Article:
PJ00 - Turtle Scene


In this project you will design a structured program and a beautifully artistic scene painted painstakingly on your screen, and ours, by our little Turtle friends.

Before beginning this project, you should complete the Turtle Graphics Introduction Tutorial.

The scene you choose to create should have some element in it that repeats / is reused at least three times. Perhaps it’s a forest of trees, or a house with many windows, or a flock of birds scattered in the distance, maybe it’s stars in the night sky, or snowflakes floating fancily about. Pick a scene that sparks joy and transports you to a place of hygge and happiness.

If you need inspiration, look no further. Remember, when learning how to program there are no mistakes, just happy, little accidents.

Learning Objectives

  1. You will gain experience breaking a complex task you want to achieve into smaller, parameterized functions. This technique is called problem decomposition.
  2. You will gain experience passing objects to functions and becoming more comfortable with the idea of procedures.
  3. You will gain experience reading official documentation in order to achieve your vision without knowing exactly what tools you have available at the onset.
  4. You will produce a program that is longer and more involved than any of the earlier exercises.


This is an open-ended project and we encourage both exploration and pushing yourself. Follow these guidelines to get the most out of the project:

  1. Define at least four separate procedures whose purpose is to draw visual components of your scene and are meaningfully named to describe what component they’ll draw. These procedures must make use of at least three parameters: one Turtle object parameter and two float parameters for the x and y coordinates of where to start drawing the component on your canvas. You are encouraged to implement other “helper” procedures that abstract simpler ideas for use in your required procedures (for example, a procedure that draws a line between any two coordinates or a rectangle procedure). For this project you should use the turtle package’s object-oriented interface as shown in the tutorial and the examples of this document.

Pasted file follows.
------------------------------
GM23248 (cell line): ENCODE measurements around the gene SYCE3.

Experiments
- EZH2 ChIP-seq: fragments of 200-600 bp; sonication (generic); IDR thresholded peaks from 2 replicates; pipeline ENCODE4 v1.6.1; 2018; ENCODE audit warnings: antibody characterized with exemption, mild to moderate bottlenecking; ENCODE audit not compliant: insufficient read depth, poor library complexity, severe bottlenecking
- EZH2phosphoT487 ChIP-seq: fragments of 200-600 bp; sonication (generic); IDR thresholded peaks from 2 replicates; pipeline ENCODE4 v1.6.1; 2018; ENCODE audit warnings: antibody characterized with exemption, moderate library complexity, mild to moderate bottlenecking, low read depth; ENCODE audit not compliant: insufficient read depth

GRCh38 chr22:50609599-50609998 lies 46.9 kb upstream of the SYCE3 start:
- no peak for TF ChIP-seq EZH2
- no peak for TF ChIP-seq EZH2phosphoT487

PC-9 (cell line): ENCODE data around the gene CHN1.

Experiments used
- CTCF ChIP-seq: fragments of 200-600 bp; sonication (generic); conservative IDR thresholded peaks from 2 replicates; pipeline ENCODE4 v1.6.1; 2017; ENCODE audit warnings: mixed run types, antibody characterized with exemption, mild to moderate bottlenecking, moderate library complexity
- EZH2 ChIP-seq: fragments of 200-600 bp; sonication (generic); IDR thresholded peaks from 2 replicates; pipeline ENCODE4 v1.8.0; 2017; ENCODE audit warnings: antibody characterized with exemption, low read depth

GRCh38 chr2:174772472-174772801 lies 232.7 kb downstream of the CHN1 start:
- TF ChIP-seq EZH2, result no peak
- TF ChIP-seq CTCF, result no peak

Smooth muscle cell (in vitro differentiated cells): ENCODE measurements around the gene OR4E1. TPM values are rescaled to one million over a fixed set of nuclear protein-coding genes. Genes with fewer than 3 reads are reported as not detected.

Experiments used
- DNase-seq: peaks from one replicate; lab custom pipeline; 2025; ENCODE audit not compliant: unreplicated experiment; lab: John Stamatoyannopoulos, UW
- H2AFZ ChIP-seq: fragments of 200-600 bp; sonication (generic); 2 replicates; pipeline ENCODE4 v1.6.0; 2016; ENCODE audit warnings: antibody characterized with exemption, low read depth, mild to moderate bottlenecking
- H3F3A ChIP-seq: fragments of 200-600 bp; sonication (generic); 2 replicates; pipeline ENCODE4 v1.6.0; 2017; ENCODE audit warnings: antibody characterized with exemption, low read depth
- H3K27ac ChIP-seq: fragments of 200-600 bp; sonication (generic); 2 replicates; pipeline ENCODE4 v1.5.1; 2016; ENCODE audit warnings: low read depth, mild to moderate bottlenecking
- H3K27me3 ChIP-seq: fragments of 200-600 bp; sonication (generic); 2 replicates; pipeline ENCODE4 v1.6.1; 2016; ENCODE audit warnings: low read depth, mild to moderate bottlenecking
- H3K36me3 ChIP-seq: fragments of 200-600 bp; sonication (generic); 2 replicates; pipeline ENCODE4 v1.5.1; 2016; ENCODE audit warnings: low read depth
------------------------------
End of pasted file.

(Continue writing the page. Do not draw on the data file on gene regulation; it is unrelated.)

2. Have a main procedure whose purpose is to construct any Turtle objects and make use of the component procedures described in the previous requirement to place the components of your scene. It does not need to take any parameters. After your functions are all defined, including main, you should use the if __name__ == "__main__": idiom demonstrated in Lesson 12 - Magic 8-Ball Tutorial.

  3. Call at least one of your four required component procedures twice to place that component twice in your scene in different locations.

  4. Use a while loop to avoid repetitive code in some part of your scene.

  5. Fill at least one shape in your scene with a color other than white.

  6. Change the marker’s tracing color for at least one shape in your scene to something other than black. This is demonstrated in the Turtle Tutorial.

  7. Static Types - Be sure to specify each function’s parameter’s types and return type.

  8. Linting: Good, Pythonic style - refer to the Style Guide for help.

  9. Use effortful and meaningfully descriptive docstring documentation for the module (top of file) and each function definition.

  10. Avoid any single function from becoming too complex. When programming in general, if you find yourself writing a very complex function, it’s likely you should break it down further into simpler functions. Break your most complex component procedure besides main down further into simpler, but still meaningfully named procedures. Your component procedure should call these simpler procedures.